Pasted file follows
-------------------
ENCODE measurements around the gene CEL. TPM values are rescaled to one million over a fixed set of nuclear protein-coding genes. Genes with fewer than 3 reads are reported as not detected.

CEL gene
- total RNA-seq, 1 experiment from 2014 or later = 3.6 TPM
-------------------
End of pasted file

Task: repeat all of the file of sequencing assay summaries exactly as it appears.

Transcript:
ENCODE measurements around the gene CEL. TPM values are rescaled to one million over a fixed set of nuclear protein-coding genes. Genes with fewer than 3 reads are reported as not detected.

CEL gene
- total RNA-seq, 1 experiment from 2014 or later = 3.6 TPM